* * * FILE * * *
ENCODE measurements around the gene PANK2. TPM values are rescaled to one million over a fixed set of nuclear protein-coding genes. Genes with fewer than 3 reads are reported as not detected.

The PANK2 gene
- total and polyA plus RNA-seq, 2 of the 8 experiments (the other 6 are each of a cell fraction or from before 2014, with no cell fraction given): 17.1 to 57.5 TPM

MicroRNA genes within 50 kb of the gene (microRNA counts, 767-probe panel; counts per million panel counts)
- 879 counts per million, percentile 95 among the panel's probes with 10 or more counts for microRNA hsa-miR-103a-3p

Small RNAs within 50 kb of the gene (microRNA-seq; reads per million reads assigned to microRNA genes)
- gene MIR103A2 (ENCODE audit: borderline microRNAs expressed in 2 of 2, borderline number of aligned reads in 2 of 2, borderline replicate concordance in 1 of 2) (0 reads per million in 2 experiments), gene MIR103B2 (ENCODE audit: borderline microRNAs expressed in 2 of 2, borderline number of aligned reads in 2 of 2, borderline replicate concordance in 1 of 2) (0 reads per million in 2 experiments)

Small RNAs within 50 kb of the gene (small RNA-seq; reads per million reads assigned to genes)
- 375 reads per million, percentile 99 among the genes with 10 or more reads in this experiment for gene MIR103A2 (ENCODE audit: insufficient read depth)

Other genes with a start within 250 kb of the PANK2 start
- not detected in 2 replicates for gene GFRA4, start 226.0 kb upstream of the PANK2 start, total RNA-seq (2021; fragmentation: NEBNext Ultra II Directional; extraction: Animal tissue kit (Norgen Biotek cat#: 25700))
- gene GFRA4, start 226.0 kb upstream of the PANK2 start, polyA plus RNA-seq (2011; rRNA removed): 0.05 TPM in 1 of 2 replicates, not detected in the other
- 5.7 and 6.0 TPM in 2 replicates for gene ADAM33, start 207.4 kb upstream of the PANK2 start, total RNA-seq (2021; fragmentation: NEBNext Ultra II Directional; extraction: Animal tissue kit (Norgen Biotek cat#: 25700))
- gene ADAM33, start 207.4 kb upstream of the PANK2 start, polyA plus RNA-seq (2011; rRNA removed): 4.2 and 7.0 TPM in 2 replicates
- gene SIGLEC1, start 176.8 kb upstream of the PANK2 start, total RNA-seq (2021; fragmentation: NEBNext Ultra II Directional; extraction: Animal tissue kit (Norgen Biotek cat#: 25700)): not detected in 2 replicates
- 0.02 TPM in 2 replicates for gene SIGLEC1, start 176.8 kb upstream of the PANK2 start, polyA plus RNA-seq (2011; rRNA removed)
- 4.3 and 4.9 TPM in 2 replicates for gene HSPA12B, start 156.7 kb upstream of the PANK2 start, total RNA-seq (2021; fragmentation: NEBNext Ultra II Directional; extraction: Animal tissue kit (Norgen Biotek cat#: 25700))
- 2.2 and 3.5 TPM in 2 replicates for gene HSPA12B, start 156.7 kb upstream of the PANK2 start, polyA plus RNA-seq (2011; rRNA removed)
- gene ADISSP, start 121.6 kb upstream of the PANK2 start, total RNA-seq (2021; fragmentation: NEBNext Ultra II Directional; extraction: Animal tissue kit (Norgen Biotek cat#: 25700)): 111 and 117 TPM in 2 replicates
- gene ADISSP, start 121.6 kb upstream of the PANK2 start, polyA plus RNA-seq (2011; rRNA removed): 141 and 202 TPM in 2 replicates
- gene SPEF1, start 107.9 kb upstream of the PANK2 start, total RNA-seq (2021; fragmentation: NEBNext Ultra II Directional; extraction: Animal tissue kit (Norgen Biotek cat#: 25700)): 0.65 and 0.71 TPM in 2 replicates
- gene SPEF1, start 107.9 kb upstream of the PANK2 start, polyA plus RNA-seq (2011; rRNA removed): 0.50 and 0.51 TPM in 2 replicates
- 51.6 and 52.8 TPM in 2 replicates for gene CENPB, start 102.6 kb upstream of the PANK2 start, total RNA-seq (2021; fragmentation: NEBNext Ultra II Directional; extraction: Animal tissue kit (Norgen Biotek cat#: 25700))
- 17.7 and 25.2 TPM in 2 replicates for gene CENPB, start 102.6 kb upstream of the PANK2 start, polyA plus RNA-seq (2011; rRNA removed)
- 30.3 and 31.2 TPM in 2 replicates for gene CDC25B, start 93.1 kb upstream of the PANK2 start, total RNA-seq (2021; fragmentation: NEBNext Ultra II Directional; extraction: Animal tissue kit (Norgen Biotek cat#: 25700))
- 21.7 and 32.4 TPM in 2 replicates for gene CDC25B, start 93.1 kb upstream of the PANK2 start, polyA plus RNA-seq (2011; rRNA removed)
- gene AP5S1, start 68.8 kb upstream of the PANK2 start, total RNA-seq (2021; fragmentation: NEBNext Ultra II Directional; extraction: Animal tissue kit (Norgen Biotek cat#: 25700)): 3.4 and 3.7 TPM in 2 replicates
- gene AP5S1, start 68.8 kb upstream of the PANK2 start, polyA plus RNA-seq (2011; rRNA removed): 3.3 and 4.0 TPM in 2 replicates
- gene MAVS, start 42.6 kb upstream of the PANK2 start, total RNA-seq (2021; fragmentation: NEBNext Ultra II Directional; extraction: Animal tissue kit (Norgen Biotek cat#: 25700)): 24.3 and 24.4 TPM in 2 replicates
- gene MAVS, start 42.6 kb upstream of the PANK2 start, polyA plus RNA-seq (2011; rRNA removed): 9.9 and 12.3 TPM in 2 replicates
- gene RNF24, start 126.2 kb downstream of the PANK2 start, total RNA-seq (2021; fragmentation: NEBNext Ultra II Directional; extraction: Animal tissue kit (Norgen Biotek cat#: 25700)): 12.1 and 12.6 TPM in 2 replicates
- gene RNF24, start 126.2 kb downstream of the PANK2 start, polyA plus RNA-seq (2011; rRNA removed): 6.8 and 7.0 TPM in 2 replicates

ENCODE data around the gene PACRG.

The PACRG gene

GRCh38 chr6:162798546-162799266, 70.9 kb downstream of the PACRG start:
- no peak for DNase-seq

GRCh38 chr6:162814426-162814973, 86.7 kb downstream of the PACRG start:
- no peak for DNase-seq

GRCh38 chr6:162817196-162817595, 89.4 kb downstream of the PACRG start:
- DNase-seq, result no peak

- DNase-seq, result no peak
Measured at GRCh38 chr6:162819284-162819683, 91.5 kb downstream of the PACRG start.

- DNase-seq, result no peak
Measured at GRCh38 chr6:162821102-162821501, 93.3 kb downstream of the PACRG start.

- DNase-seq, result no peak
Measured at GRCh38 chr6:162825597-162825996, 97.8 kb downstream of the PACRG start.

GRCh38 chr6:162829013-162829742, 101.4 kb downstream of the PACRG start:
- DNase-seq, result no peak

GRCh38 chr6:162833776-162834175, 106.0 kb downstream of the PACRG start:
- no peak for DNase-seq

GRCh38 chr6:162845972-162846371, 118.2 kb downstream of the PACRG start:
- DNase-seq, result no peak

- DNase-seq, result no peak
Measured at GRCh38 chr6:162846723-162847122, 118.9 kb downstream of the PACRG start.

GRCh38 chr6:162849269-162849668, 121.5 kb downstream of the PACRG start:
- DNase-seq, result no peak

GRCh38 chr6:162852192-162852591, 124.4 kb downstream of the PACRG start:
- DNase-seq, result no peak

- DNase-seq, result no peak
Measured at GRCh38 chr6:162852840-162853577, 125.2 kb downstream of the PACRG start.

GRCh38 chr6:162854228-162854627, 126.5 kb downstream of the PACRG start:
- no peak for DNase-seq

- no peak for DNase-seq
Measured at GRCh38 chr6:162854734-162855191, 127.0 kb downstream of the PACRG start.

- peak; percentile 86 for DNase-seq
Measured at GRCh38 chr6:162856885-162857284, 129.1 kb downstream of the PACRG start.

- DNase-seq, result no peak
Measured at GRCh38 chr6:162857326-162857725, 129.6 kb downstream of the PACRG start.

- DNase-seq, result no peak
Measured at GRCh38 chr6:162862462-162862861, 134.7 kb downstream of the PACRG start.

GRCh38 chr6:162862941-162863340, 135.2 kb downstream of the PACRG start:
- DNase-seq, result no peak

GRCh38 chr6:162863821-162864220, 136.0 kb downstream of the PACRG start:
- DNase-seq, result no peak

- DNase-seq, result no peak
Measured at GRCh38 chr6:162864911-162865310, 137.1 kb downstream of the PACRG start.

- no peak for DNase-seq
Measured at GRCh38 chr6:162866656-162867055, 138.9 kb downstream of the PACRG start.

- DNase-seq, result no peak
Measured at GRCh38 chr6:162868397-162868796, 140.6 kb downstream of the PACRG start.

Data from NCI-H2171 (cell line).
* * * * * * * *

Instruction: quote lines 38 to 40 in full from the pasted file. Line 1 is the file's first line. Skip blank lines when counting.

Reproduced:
- no peak for DNase-seq

GRCh38 chr6:162817196-162817595, 89.4 kb downstream of the PACRG start:
- DNase-seq, result no peak